- 1 English
- 2 German
- 3 Luxembourgish
- 4 Middle Dutch
- 5 Old Dutch
- 6 Volapük
From Middle English also, alswo, alswa, (also alse, als, as > English as), from Old English ealswā, eallswā (“completely so, additionally, just as, just so, even as, even so, as, as if, so, so as, likewise, also; likewise, in just the same way”), equivalent to all + so. Cognate with Scots alsa, alswa (“also, even so, in the same way, as, as well”), West Frisian alsa (“so, just so, even so, thus”), Old Saxon alsō (“similarly, as if, just as, when”), Dutch alzo (“so, thus”), German also (“so, thus”), Danish altså (“so”), Swedish alltså (“so, therefore, accordingly, thus, then”). Compare also Swedish också (“also, too, as well”) and Albanian aq sa (“as much as”), compound of aq (“as much”) and sa (“how much, so, as”). See all, so, as.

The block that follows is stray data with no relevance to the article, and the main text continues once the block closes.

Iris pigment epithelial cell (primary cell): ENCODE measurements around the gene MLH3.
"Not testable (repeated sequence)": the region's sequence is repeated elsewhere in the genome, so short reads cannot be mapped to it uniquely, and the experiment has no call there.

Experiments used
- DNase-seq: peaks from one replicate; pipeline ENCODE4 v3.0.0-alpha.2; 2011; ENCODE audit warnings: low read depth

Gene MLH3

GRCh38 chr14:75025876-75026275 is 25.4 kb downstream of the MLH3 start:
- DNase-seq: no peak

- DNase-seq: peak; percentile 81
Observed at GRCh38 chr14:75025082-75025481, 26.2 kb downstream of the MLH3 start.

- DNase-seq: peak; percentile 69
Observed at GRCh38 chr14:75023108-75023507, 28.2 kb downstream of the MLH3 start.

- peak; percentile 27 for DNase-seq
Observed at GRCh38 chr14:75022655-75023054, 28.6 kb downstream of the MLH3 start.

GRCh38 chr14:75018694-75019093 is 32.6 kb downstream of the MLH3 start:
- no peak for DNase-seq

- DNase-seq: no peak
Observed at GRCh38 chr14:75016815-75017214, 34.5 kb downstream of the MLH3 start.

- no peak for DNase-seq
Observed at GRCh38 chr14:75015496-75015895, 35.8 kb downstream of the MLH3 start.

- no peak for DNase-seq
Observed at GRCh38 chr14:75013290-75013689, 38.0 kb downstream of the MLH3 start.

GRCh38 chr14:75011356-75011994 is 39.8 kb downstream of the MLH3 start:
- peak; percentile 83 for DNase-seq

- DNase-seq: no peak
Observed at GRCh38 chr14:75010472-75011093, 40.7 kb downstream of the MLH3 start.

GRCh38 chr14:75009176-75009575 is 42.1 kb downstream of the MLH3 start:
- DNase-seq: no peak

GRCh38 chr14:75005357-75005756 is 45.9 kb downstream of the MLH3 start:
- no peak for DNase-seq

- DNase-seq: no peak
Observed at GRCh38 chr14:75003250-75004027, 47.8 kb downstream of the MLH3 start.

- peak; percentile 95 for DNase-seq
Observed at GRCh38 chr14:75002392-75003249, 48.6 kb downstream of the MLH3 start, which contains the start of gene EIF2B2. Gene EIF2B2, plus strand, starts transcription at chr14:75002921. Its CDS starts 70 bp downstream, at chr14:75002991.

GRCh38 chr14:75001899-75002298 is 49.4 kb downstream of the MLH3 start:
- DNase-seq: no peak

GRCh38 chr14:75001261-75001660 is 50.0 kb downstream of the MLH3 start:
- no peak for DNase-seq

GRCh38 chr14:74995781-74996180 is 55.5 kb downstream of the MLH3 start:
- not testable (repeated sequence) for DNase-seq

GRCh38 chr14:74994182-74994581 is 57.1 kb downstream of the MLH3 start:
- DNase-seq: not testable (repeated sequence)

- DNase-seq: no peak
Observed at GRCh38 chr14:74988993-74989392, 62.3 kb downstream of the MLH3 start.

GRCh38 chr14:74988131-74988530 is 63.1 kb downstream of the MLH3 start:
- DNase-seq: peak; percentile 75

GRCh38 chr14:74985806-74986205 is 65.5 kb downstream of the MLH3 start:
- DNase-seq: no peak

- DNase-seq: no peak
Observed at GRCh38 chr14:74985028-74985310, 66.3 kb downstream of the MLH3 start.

- (UK) IPA(key): /ˈɔːl.səʊ/
- (US) IPA(key): /ˈɔl.soʊ/
Audio (US) (file)
- Hyphenation: al‧so
also (not comparable)
- (conjunctive, focus) In addition; besides; as well; further; too. [from 14th c.]
2013 May-June, Katrina G. Claw, “Rapid Evolution in Eggs and Sperm”, American Scientist, volume 101, number 3:
- Many genes with reproductive roles also have antibacterial and immune functions, which indicate that the threat of microbial attack on the sperm or egg may be a major influence on rapid evolution during reproduction.
- They had porridge for breakfast, and also toast.
- (obsolete) To the same degree or extent; so, as. [14th-15th c.]
- Dutch: alzo